Visualizing Conflicting Evolutionary Hypotheses in Large Collections of Trees: Using Consensus Networks to Study the Origins of Placentals and Hexapods

Holland, Barbara R., Delsuc, Frédéric and Moulton, Vincent (2005) Visualizing Conflicting Evolutionary Hypotheses in Large Collections of Trees: Using Consensus Networks to Study the Origins of Placentals and Hexapods. Systematic Biology, 54 (1). pp. 66-76. ISSN 1063-5157

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Abstract

Many phylogenetic methods produce large collections of trees as opposed to a single tree, which allows the exploration of support for various evolutionary hypotheses. However, to be useful, the information contained in large collections of trees should be summarized; frequently this is achieved by constructing a consensus tree. Consensus trees display only those signals that are present in a large proportion of the trees. However, by their very nature consensus trees require that any conflicts between the trees are necessarily disregarded. We present a method that extends the notion of consensus trees to allow the visualization of conflicting hypotheses in a consensus network. We demonstrate the utility of this method in highlighting differences amongst maximum likelihood bootstrap values and Bayesian posterior probabilities in the placental mammal phylogeny, and also in comparing the phylogenetic signal contained in amino acid versus nucleotide characters for hexapod monophyly.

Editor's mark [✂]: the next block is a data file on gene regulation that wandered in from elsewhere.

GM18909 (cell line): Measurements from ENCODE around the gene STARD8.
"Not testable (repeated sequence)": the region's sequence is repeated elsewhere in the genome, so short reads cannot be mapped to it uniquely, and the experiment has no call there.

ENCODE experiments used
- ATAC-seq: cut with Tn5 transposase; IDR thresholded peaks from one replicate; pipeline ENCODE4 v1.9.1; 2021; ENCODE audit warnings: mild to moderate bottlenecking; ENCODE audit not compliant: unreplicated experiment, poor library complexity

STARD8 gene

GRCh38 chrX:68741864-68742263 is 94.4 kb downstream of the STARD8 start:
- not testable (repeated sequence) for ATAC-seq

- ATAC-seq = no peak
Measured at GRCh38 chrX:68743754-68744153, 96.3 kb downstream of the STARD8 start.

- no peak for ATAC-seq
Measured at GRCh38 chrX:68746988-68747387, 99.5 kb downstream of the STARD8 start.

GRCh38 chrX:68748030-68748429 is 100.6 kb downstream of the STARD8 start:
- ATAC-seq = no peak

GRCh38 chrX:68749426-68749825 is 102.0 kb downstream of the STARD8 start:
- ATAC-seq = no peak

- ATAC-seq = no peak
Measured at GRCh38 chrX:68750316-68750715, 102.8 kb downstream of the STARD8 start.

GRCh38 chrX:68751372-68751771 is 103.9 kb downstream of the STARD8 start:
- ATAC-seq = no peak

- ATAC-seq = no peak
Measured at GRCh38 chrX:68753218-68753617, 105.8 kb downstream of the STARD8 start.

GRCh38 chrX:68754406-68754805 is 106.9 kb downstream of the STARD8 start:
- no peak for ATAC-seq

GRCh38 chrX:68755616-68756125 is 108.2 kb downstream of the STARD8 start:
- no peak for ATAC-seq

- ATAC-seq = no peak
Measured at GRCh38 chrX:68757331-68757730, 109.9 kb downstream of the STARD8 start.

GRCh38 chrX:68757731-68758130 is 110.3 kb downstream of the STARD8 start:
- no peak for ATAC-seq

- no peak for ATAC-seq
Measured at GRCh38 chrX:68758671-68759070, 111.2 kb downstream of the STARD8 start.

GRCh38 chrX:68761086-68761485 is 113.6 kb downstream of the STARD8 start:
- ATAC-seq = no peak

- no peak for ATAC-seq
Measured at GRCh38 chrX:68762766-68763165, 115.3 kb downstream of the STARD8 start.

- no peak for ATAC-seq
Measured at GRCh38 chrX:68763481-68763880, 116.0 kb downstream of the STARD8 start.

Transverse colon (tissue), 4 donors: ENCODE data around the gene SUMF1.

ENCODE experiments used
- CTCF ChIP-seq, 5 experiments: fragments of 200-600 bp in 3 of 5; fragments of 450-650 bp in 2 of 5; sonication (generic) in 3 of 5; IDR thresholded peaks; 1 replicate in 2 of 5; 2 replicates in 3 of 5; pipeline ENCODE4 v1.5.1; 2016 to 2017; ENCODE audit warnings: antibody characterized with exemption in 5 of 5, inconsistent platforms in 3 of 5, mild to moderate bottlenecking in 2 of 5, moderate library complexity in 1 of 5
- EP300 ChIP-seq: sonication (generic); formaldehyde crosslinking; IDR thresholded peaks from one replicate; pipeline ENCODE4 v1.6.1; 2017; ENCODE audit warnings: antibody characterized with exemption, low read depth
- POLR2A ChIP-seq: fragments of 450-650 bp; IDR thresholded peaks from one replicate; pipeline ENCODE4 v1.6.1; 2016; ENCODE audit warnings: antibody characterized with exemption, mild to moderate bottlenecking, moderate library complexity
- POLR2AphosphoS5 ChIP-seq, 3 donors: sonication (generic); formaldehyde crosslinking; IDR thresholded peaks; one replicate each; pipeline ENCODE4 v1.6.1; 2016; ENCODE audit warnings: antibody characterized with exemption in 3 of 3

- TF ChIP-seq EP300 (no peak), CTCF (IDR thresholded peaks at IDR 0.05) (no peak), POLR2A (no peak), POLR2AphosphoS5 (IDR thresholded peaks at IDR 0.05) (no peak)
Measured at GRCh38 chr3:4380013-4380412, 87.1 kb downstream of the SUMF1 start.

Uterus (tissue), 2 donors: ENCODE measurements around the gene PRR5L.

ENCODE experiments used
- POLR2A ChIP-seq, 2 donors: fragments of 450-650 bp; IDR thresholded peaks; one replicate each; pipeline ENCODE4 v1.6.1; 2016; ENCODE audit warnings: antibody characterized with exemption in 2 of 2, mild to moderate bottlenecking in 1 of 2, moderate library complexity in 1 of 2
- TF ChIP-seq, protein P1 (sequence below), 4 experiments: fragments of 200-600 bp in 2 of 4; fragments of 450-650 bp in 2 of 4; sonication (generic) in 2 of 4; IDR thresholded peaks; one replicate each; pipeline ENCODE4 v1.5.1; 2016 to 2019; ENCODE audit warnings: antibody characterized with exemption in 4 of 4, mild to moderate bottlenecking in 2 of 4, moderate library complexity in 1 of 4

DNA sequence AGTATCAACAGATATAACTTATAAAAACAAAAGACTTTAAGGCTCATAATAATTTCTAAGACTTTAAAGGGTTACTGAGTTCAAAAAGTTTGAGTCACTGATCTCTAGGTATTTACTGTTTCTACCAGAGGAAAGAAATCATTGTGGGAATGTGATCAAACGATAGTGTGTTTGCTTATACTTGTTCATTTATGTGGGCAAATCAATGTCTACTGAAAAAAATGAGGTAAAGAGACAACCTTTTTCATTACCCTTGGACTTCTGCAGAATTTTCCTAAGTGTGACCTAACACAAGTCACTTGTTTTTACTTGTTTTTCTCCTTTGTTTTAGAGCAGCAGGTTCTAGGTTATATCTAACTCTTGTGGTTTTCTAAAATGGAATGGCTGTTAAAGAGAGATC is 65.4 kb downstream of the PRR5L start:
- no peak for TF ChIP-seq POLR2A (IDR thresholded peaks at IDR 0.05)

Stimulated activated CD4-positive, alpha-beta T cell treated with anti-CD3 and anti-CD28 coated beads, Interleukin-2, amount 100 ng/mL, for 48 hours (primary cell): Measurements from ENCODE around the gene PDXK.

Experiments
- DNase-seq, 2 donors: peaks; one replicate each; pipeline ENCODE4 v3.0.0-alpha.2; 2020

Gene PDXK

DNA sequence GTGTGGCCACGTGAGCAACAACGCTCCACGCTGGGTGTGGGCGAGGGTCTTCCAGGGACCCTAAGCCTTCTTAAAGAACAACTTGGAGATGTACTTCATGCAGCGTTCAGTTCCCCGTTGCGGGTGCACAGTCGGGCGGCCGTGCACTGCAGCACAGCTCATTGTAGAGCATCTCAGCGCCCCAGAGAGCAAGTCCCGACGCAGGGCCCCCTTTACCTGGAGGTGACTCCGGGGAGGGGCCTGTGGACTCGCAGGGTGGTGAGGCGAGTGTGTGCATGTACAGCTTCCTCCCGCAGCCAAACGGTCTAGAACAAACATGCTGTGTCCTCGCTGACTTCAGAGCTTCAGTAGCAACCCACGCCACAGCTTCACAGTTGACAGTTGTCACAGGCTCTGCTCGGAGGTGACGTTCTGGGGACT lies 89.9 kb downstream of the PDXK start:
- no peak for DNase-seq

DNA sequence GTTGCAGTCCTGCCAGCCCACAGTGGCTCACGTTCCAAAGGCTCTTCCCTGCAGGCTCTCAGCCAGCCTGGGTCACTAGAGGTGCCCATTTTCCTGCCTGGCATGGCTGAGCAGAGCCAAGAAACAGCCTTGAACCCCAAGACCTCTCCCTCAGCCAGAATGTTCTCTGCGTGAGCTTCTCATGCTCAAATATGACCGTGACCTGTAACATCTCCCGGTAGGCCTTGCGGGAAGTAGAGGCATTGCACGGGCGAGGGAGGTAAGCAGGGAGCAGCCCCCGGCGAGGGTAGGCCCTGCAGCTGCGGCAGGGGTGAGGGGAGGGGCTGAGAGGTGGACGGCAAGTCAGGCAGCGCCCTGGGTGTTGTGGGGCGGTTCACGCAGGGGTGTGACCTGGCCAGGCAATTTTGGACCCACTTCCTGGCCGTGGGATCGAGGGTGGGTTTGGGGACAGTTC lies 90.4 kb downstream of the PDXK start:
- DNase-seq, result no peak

Item Type: Article
Faculty \ School: Faculty of Science > School of Computing Sciences
Depositing User: Vishal Gautam
Date Deposited: 09 Jun 2011 16:32
Last Modified: 21 Apr 2020 20:04
URI: https://ueaeprints.uea.ac.uk/id/eprint/21942
DOI: 10.1080/10635150590906055

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